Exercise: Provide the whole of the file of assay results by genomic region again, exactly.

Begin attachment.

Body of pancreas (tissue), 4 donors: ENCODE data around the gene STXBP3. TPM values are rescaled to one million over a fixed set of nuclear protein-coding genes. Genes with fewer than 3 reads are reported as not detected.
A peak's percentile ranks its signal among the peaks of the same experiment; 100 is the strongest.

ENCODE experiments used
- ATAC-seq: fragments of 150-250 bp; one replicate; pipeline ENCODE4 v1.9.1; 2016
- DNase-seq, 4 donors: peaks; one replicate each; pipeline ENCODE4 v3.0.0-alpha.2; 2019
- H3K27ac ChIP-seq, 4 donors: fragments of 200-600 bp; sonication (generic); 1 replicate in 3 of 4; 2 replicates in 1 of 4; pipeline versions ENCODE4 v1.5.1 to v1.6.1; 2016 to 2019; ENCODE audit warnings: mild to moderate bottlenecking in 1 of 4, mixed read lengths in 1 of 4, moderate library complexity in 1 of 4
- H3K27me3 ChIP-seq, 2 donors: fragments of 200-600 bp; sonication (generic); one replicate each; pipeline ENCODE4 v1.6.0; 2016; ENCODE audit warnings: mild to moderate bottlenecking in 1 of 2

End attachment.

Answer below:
Body of pancreas (tissue), 4 donors: ENCODE data around the gene STXBP3. TPM values are rescaled to one million over a fixed set of nuclear protein-coding genes. Genes with fewer than 3 reads are reported as not detected.
A peak's percentile ranks its signal among the peaks of the same experiment; 100 is the strongest.

ENCODE experiments used
- ATAC-seq: fragments of 150-250 bp; one replicate; pipeline ENCODE4 v1.9.1; 2016
- DNase-seq, 4 donors: peaks; one replicate each; pipeline ENCODE4 v3.0.0-alpha.2; 2019
- H3K27ac ChIP-seq, 4 donors: fragments of 200-600 bp; sonication (generic); 1 replicate in 3 of 4; 2 replicates in 1 of 4; pipeline versions ENCODE4 v1.5.1 to v1.6.1; 2016 to 2019; ENCODE audit warnings: mild to moderate bottlenecking in 1 of 4, mixed read lengths in 1 of 4, moderate library complexity in 1 of 4
- H3K27me3 ChIP-seq, 2 donors: fragments of 200-600 bp; sonication (generic); one replicate each; pipeline ENCODE4 v1.6.0; 2016; ENCODE audit warnings: mild to moderate bottlenecking in 1 of 2